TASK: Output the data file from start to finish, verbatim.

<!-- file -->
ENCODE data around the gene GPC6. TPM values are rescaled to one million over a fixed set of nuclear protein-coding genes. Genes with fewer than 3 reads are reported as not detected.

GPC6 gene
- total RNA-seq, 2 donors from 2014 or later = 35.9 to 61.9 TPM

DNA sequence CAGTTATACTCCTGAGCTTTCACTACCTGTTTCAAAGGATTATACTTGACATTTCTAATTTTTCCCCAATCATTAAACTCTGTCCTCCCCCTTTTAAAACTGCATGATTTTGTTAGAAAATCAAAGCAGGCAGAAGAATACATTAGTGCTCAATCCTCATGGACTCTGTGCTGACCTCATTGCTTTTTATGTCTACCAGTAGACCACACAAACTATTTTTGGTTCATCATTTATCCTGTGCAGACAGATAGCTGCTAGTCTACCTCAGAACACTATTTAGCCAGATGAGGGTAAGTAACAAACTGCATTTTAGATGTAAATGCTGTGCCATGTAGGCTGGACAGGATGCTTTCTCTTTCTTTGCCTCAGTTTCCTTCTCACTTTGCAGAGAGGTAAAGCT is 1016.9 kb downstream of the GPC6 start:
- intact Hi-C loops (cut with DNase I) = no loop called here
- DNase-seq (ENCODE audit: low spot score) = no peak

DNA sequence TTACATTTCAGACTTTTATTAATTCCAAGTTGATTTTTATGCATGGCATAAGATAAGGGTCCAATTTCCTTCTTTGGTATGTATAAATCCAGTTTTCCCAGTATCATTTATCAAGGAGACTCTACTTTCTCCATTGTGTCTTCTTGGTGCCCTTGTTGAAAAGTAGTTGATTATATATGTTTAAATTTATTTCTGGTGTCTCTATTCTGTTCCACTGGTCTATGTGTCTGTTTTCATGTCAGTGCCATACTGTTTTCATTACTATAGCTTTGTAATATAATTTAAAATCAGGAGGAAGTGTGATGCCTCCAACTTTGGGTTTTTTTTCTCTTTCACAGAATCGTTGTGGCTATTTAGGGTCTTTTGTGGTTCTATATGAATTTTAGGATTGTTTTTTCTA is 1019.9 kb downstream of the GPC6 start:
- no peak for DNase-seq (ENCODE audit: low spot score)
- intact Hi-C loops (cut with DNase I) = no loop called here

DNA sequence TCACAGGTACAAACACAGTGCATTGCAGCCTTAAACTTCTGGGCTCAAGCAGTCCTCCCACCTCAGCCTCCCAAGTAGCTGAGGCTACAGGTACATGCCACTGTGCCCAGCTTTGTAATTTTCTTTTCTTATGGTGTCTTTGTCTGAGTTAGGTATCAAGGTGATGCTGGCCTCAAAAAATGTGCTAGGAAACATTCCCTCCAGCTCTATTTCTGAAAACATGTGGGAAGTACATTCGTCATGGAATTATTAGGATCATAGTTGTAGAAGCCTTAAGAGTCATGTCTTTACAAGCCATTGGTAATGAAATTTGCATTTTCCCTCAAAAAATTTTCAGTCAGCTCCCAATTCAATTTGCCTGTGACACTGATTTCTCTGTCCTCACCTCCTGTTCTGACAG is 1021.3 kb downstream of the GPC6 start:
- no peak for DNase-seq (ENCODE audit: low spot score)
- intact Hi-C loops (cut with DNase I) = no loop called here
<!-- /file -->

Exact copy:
ENCODE data around the gene GPC6. TPM values are rescaled to one million over a fixed set of nuclear protein-coding genes. Genes with fewer than 3 reads are reported as not detected.

GPC6 gene
- total RNA-seq, 2 donors from 2014 or later = 35.9 to 61.9 TPM

DNA sequence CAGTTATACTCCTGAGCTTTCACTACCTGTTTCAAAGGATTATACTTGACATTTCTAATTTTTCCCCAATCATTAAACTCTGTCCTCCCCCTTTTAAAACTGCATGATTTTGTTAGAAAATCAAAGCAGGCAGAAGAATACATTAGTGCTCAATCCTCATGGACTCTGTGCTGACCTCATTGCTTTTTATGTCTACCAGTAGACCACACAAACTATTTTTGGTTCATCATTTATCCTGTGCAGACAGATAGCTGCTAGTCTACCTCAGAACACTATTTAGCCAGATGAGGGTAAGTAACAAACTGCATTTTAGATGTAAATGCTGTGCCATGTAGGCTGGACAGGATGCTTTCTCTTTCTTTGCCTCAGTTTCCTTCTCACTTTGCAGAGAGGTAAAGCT is 1016.9 kb downstream of the GPC6 start:
- intact Hi-C loops (cut with DNase I) = no loop called here
- DNase-seq (ENCODE audit: low spot score) = no peak

DNA sequence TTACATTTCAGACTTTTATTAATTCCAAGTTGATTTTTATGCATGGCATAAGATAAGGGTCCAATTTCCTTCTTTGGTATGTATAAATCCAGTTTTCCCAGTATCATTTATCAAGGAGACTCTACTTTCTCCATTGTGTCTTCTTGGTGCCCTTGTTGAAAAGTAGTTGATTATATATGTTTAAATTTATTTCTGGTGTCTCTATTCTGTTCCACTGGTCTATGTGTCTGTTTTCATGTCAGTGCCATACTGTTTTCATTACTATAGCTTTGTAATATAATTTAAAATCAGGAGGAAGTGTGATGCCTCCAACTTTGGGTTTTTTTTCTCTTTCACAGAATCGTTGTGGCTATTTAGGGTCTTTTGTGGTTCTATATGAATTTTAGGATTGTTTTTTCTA is 1019.9 kb downstream of the GPC6 start:
- no peak for DNase-seq (ENCODE audit: low spot score)
- intact Hi-C loops (cut with DNase I) = no loop called here

DNA sequence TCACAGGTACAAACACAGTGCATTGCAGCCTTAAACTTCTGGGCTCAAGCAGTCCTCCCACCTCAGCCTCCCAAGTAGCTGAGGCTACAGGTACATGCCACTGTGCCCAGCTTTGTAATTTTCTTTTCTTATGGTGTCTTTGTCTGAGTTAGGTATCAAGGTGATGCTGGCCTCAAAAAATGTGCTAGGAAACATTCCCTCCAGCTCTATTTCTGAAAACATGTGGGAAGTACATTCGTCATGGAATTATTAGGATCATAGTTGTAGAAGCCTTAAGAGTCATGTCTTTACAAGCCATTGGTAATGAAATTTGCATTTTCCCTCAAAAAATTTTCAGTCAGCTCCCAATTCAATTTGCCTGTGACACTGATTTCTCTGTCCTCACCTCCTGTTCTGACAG is 1021.3 kb downstream of the GPC6 start:
- no peak for DNase-seq (ENCODE audit: low spot score)
- intact Hi-C loops (cut with DNase I) = no loop called here